Working Team Arguments


There have been internal conflicts among the working group members that the WPI teams are not fully aware of. Although it was sometimes noticeable that there were tensions between the team members, the extent of these issues was not fully known by the WPI students until these discussions happened.


There were numerous spats between the working team members, all of which was conducted in Xhosa. In one case, Zameka, Khungeka, Trevor and Phumelisa were all having a very heated discussion. Trevor initially attempted to translate for us but eventually got so into the discussion that he stopped. From what we could gather, they were upset that CORC had arranged a meeting behind Trevor’s back (according to Trevor) with someone else in the partnership, either the Municipality or WPI. The women got very angry as well and started gesturing and stomping their feet. It was a particularly awkward thing to sit and listen to. We had absolutely no idea what was going on and whether they were mad at us or not. They seemed to forget we were there and then would occasionally point at us. A similar thing happened later with more of the working team after Jack initiated and mediated a discussion. It was interesting to listen to because the occasional English phrase would slip into their dialogue, so it was almost possible to follow what was being said. Overall, Jack seemed concerned that the working team had lost their morale and energy, and that they weren’t taking our being there to the fullest advantage. He concluded the talk by saying that they needed to “clean up their house”, or, in other words, sort through whatever personal issues are getting in the way of productivity.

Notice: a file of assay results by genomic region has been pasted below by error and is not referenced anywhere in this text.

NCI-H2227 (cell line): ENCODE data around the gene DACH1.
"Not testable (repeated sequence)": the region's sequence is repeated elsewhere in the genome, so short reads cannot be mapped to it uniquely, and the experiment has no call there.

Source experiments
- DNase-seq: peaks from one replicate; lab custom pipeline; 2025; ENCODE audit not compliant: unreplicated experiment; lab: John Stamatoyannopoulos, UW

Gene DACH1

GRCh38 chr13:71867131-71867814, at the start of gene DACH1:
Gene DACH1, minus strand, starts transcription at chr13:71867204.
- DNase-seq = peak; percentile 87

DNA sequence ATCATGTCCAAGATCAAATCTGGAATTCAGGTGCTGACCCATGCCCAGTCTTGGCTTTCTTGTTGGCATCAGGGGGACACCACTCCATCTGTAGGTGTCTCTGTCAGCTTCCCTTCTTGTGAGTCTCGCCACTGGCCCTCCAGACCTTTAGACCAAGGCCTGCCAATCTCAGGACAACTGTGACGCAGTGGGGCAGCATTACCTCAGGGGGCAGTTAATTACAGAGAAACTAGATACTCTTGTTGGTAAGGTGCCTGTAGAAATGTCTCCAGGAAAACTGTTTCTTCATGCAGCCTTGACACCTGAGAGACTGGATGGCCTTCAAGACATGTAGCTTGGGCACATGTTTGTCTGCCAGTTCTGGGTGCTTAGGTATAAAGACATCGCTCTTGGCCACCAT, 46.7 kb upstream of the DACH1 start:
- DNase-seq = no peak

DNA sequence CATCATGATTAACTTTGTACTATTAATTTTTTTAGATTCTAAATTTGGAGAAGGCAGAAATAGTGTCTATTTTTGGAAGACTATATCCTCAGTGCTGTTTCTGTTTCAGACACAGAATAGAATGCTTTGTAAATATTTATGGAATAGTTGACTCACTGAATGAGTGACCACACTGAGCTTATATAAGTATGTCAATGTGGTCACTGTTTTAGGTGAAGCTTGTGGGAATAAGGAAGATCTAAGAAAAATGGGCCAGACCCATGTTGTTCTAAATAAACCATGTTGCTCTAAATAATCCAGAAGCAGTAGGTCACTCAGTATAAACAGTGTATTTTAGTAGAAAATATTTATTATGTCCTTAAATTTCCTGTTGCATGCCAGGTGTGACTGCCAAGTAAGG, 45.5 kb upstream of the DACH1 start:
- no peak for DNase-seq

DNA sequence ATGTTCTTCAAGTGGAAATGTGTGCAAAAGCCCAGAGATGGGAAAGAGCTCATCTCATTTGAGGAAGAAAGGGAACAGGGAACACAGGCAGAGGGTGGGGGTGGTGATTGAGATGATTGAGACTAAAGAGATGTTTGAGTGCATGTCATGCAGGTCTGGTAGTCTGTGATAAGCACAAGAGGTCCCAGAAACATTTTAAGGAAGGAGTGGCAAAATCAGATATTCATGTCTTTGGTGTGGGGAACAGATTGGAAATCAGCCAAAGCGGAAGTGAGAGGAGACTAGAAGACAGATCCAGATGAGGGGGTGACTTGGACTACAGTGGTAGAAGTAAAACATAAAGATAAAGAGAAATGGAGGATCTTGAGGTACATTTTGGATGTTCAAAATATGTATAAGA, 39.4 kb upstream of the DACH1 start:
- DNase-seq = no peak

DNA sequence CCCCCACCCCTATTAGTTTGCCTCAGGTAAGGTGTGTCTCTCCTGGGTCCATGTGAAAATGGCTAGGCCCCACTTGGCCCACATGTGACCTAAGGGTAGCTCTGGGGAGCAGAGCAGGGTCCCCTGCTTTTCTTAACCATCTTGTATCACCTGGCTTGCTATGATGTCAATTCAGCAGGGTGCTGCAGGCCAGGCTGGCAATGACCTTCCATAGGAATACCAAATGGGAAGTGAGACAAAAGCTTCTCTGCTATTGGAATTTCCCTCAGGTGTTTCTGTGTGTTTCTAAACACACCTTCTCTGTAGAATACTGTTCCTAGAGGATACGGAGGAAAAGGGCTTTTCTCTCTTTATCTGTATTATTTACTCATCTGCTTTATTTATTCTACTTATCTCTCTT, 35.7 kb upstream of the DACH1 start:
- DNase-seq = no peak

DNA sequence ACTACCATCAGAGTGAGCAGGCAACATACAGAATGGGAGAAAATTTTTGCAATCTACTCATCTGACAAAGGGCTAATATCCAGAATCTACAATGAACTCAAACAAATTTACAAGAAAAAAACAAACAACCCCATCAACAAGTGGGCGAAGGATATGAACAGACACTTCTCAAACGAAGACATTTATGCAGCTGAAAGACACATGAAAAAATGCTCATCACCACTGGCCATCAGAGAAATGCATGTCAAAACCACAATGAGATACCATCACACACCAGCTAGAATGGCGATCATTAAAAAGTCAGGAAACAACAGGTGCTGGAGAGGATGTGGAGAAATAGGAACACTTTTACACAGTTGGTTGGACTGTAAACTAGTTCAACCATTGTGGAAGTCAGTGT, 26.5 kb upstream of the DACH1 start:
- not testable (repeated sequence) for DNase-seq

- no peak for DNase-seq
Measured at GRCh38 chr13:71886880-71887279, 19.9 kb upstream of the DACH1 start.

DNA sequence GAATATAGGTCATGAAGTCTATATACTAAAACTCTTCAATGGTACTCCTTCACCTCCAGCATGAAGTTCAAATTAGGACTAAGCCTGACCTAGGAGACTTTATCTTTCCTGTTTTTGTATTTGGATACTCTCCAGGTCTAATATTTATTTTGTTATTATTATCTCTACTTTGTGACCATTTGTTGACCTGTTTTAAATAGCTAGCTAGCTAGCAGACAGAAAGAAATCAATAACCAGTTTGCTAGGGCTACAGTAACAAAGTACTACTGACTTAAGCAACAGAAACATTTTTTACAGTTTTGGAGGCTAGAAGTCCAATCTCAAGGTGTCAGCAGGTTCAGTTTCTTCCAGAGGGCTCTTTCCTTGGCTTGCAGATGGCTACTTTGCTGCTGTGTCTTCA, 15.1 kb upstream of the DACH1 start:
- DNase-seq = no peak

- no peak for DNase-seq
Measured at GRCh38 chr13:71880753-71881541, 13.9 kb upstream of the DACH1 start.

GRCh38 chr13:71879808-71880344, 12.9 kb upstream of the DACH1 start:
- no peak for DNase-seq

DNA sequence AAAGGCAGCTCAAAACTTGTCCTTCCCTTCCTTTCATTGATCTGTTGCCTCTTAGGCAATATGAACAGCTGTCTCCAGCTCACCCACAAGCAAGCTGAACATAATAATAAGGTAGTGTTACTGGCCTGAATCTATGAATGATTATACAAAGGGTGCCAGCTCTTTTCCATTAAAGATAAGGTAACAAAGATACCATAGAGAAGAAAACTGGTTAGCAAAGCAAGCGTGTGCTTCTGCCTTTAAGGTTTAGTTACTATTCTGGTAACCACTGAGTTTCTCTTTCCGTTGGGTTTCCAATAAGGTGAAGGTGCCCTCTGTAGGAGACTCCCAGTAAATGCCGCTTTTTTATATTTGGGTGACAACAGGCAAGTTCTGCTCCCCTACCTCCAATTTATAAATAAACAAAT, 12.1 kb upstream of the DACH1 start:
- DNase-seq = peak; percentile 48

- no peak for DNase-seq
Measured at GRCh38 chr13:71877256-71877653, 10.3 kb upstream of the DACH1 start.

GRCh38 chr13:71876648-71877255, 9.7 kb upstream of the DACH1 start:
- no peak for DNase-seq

These arguments were very intense and even frightening at some points. So far all of our work has been done in English, and it was a shocking change to have so much time spent talking in Xhosa. It made us realize how difficult it must be for some of the working team, particularly those that don’t speak English well, to listen to us when we talk amongst ourselves very quickly and idiomatically. It made us feel awkward and ignorant and unsure. Hopefully from now on we can start slowing down our own speech and talking in concrete, simple-syntax sentences so that the working team does not continually experience what we went through when they were fighting in Xhosa.  These arguments also shed some light on the internal system of the working team, suggesting there are personal reasons as to why they appear unmotivated and unresponsive.